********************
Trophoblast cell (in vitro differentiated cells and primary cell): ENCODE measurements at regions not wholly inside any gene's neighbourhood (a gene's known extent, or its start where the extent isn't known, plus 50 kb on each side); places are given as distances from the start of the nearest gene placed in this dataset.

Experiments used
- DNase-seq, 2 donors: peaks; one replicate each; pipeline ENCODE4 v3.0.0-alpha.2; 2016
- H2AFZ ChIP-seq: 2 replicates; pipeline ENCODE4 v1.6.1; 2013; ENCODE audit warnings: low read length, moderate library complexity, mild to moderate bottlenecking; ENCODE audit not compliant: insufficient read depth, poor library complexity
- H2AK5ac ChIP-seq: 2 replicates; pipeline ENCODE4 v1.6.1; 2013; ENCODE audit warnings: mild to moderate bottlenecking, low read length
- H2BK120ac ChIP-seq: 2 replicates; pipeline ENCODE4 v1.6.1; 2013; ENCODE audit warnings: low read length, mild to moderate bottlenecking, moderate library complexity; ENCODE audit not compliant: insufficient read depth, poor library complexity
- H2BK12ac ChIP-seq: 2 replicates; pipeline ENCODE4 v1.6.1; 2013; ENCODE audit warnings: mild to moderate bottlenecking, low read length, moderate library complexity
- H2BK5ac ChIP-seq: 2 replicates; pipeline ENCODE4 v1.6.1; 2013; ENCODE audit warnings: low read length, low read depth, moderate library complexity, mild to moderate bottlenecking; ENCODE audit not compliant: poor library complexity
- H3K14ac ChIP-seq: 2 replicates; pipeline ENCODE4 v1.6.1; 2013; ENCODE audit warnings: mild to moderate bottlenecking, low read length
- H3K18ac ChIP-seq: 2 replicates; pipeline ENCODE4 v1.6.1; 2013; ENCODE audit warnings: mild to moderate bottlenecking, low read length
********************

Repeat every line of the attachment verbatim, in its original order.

Trophoblast cell (in vitro differentiated cells and primary cell): ENCODE measurements at regions not wholly inside any gene's neighbourhood (a gene's known extent, or its start where the extent isn't known, plus 50 kb on each side); places are given as distances from the start of the nearest gene placed in this dataset.

Experiments used
- DNase-seq, 2 donors: peaks; one replicate each; pipeline ENCODE4 v3.0.0-alpha.2; 2016
- H2AFZ ChIP-seq: 2 replicates; pipeline ENCODE4 v1.6.1; 2013; ENCODE audit warnings: low read length, moderate library complexity, mild to moderate bottlenecking; ENCODE audit not compliant: insufficient read depth, poor library complexity
- H2AK5ac ChIP-seq: 2 replicates; pipeline ENCODE4 v1.6.1; 2013; ENCODE audit warnings: mild to moderate bottlenecking, low read length
- H2BK120ac ChIP-seq: 2 replicates; pipeline ENCODE4 v1.6.1; 2013; ENCODE audit warnings: low read length, mild to moderate bottlenecking, moderate library complexity; ENCODE audit not compliant: insufficient read depth, poor library complexity
- H2BK12ac ChIP-seq: 2 replicates; pipeline ENCODE4 v1.6.1; 2013; ENCODE audit warnings: mild to moderate bottlenecking, low read length, moderate library complexity
- H2BK5ac ChIP-seq: 2 replicates; pipeline ENCODE4 v1.6.1; 2013; ENCODE audit warnings: low read length, low read depth, moderate library complexity, mild to moderate bottlenecking; ENCODE audit not compliant: poor library complexity
- H3K14ac ChIP-seq: 2 replicates; pipeline ENCODE4 v1.6.1; 2013; ENCODE audit warnings: mild to moderate bottlenecking, low read length
- H3K18ac ChIP-seq: 2 replicates; pipeline ENCODE4 v1.6.1; 2013; ENCODE audit warnings: mild to moderate bottlenecking, low read length